The blue-background line across the bottom of the screen is the status bar. This is used as a temporary slot for information which might otherwise have been implemented as a notification dialog box. It is a waste of user attention to bring up a modal dialog saying "Indexing complete, press Okay to continue", but it is perfectly reasonable to flash "Indexing complete" into the status bar where it will not interfere with the primary task. Also, a quick summary of an incoming message will appear in the status bar as it simultaneously enters the agents column. Text remains in the status bar until displaced by a newer message, and for a certain minimum time regardless. In general the status bar is intended for information which would be helpful to the user if it is seen, but will not cause problems if it is ignored. More important status messages might instead be handled as incoming notifications, remaining in the agents column until read.
In user interface design, a "mode" is typically defined as a state of the system where identical command inputs have different effects. For instance, with a modal dialog box, only certain commands are allowed (Okay, Cancel, etc.) and others produce error conditions even though they would function normally in a different system state. Running one application rather than another is often a mode, although in a well-engineered interface many commands still retain similar functionality (Cut, Copy, Paste, Quit, etc.).
It is not necessary for a good interface to avoid modes entirely, since humans are very accustomed to dealing with them in real life: the set of appropriate actions one can take when at a restaurant table are definitely distinct from those available in a taxicab. The guideline should rather be to avoid arbitrary modes, and particularly those which are not immediately obvious as to which commands are allowed/similar and which are prohibited/different.
Jef Raskin introduced the idea of a "quasimode". This is a mode which is entered and maintained through a conscious and extended user action. A good example of this is the use of the shift key on a keyboard: while is it held down, keystrokes produce different results (capital rather than lowercase letters), but the mode is automatically exited as soon as the user releases the key. Quasimodes are much easier to deal with because of their temporary nature. The user naturally realizes that a different situation is in play so long as he takes continuous action to maintain it. Cancelling out of a quasimode is as simple as ceasing that action.
The Enchantment system uses both modes and quasimodes. Its modal behavior comes from the nature of the primary application task. Since this involves a change of more than half of the screen area and results from purposeful user commands, these modes should be very obvious. Quasimodes are used for entering commands, distinguishing orthogonal command sets from each other, and entering temporary help modes. As a general guideline, if something is too extended or complex to be easily done with a quasimode ("hard" here means taking more than ten seconds or five keystrokes), it should be written as a separate application and switched in as the new primary task instead.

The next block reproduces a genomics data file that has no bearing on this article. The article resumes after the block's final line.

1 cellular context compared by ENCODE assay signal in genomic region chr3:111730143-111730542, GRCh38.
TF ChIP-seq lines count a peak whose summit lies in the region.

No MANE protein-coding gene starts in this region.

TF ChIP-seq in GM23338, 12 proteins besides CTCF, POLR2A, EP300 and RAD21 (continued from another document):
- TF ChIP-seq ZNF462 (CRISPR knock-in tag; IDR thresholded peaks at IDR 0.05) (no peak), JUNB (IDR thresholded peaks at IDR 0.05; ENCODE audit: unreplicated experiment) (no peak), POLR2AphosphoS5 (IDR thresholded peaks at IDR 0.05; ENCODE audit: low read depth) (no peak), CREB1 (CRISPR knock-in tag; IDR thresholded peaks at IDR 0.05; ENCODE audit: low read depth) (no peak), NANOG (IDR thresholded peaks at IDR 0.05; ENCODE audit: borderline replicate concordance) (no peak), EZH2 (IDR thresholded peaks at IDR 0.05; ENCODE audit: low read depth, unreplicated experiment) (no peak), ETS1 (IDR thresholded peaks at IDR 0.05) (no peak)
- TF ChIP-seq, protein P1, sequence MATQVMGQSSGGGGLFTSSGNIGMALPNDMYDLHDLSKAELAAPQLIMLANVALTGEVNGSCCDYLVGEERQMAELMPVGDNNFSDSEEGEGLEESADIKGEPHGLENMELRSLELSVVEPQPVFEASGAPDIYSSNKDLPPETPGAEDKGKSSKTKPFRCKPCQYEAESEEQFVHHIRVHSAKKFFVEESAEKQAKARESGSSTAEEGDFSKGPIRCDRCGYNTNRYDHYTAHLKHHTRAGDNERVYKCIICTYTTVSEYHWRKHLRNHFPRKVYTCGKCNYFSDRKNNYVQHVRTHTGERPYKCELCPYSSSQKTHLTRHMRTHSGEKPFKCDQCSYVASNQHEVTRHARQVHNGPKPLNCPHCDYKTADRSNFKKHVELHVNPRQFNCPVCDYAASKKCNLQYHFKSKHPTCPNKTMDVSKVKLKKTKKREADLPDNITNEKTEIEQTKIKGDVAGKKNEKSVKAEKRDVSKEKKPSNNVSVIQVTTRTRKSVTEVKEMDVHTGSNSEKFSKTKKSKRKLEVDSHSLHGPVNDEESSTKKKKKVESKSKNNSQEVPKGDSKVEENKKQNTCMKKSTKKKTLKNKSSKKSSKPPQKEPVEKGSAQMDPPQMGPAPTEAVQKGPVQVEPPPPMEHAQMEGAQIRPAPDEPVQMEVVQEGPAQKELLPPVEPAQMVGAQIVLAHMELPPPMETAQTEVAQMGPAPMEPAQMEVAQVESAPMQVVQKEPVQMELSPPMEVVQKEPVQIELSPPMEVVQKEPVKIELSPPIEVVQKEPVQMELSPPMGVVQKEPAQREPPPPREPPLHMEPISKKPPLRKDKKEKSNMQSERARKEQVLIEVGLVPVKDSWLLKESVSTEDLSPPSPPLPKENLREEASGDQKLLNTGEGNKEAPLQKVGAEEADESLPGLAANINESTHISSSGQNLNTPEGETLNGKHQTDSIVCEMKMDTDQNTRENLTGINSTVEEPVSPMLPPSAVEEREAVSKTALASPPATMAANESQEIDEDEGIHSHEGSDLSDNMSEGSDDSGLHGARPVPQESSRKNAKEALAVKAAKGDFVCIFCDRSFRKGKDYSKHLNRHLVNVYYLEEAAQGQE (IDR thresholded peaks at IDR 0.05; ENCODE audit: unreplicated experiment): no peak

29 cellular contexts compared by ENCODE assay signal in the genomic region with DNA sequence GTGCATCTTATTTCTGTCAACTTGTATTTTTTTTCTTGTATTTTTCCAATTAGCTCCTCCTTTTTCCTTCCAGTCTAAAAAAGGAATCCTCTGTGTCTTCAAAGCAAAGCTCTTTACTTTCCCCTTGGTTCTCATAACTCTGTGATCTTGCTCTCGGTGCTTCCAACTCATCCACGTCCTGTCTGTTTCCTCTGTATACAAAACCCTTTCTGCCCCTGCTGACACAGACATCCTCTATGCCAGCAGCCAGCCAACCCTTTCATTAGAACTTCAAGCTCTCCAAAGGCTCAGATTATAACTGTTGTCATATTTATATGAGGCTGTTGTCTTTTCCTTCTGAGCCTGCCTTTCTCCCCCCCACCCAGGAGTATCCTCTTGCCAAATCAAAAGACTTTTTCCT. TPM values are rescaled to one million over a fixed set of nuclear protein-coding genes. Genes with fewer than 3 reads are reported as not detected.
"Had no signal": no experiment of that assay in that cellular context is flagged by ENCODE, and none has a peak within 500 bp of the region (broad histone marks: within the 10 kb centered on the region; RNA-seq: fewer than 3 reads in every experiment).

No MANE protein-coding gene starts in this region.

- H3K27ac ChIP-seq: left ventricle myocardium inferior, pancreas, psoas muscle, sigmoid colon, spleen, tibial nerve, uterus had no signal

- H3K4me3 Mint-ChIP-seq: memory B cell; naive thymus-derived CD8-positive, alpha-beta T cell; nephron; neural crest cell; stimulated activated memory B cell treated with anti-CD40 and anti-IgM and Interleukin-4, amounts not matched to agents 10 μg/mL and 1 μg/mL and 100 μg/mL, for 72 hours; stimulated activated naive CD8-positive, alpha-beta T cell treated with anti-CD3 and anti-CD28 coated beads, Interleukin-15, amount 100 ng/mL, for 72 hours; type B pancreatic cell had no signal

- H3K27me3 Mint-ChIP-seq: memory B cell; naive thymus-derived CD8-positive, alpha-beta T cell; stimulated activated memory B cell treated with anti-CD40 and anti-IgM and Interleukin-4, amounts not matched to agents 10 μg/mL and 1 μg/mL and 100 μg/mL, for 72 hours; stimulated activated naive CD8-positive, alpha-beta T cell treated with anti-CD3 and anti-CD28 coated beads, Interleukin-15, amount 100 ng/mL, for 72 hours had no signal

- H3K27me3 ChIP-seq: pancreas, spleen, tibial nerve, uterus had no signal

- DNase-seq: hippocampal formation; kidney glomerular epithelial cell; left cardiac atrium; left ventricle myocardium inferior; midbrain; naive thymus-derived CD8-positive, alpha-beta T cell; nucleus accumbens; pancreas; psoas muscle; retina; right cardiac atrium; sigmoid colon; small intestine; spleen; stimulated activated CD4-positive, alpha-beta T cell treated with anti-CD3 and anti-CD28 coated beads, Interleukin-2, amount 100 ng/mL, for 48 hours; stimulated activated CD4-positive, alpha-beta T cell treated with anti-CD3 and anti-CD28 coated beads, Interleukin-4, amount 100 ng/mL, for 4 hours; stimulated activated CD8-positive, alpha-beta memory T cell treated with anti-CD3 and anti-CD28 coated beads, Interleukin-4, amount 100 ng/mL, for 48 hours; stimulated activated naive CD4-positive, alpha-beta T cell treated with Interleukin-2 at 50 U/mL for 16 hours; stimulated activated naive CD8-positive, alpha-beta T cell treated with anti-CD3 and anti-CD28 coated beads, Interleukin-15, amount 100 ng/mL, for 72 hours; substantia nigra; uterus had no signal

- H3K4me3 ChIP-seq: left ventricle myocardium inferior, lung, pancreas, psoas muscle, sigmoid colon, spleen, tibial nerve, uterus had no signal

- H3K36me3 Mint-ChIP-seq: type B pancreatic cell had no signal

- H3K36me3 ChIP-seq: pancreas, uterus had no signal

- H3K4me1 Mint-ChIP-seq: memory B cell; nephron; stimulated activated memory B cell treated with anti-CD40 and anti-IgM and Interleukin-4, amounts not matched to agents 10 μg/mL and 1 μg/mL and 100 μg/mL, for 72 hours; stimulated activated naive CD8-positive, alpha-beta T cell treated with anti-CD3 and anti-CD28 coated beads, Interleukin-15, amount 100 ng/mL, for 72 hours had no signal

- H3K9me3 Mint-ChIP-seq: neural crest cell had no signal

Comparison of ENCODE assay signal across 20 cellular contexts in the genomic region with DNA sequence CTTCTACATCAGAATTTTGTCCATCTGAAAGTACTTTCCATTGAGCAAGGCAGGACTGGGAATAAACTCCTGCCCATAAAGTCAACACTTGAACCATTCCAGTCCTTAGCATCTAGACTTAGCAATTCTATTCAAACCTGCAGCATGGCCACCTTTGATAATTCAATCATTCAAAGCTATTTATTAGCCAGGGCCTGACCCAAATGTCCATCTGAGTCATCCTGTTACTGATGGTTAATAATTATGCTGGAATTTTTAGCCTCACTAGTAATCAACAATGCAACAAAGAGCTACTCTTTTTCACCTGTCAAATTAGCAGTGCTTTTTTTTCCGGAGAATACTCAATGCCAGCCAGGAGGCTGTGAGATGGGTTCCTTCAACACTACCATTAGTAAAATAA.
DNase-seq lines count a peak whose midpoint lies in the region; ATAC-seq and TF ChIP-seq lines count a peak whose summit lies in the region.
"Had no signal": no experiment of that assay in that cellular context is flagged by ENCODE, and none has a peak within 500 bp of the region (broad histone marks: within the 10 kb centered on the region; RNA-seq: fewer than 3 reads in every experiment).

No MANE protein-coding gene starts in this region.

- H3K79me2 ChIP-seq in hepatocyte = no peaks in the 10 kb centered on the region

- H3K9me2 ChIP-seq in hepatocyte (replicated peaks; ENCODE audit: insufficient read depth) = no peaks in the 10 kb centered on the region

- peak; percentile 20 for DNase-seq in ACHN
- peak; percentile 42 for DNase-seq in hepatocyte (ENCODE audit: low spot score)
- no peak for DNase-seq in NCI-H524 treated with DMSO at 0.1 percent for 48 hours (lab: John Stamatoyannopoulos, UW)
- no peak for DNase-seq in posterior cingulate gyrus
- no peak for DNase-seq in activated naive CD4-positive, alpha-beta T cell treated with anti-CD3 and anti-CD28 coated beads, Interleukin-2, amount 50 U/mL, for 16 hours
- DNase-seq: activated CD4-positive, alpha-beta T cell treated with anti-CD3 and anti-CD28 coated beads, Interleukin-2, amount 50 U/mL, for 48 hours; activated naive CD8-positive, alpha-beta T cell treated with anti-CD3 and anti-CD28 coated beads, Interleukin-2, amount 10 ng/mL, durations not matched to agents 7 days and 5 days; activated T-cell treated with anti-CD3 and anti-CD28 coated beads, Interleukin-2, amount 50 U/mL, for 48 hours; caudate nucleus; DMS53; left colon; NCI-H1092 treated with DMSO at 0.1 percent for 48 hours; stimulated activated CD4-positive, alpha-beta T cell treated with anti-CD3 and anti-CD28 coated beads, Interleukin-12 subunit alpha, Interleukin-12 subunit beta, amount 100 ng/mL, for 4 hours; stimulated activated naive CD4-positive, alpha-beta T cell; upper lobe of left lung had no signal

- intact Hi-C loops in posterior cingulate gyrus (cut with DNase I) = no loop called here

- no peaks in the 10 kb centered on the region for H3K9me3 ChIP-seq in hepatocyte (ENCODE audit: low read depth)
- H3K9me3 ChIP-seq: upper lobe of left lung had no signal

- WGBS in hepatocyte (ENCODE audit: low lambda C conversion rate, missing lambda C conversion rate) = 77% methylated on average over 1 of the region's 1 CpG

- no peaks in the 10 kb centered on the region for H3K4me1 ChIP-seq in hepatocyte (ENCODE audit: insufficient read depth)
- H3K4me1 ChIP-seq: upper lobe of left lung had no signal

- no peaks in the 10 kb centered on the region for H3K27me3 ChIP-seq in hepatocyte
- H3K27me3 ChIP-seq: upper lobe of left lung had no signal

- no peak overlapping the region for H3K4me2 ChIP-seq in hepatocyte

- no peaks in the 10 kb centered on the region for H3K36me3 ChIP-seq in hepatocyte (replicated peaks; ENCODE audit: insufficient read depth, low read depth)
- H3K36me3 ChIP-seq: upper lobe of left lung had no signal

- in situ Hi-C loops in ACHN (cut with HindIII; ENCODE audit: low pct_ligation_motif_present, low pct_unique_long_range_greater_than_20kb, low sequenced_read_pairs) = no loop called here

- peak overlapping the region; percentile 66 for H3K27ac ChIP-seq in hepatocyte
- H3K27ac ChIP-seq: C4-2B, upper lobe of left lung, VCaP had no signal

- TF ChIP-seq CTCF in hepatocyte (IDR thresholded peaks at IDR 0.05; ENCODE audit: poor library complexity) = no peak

There are three primary command quasimodes, distinguishing three types of command sets available. Each of them is accessed by pressing and holding a specific modifier key, such as the thumb buttons on the Twiddler. Since these command sets are orthogonal, it is also possible to implement this using only two modifier keys by taking the third quasimode as both of them held down at the same time. The Twiddler specifically has six thumb buttons: Shift and Num are useful for data entry, but Ctrl, Alt and Func are available for quasimode control. The specific key mapping is implementation-dependent, of course.
The first quasimode indicates that the command should be directed to the primary task application. Although there will be some standardized key commands for text editing functions and so forth, the specific application has the ultimate control over its interpretation of this command set. In some special cases, applications may also treat plain keystrokes as commands: an application launcher would use this to avoid overlapping page up/down commands with the shortcut first letters of its displayed set of application names, for instance.
The second quasimode directs the command to the Enchantment window manager itself. These commands basically control task switching, allowing tasks to be tabled or brought to the foreground from the task stack, the agents column, or a set of predefined quick-launch applications. These keystrokes are defined in the next section, although they may vary slightly from implementation to implementation depending on how many keys are "easy" versus "hard" to type: a Twiddler "a" is easier than a "q", so the arrangement of commands might be altered to avoid multi-key commands with complex chords.
The third quasimode is a hook into the underlying Rune scripting layer of the applications and the window manager. Commands in this third set are able to cross the boundary between one task and another: they may directly execute commands in background applications without bringing them to the foreground, for instance. Such commands are typically registered by agents or predefined by the user using the Rune scripting language. Because of this haphazard command set, managing key-assignment conflicts will be somewhat interesting, although of course all such commands can be more slowly accessed through a scripting manager app as well. Basically this command set is a catch-all category to make the wearable more than just a simple collection of isolated tasks and to streamline common multi-step activities.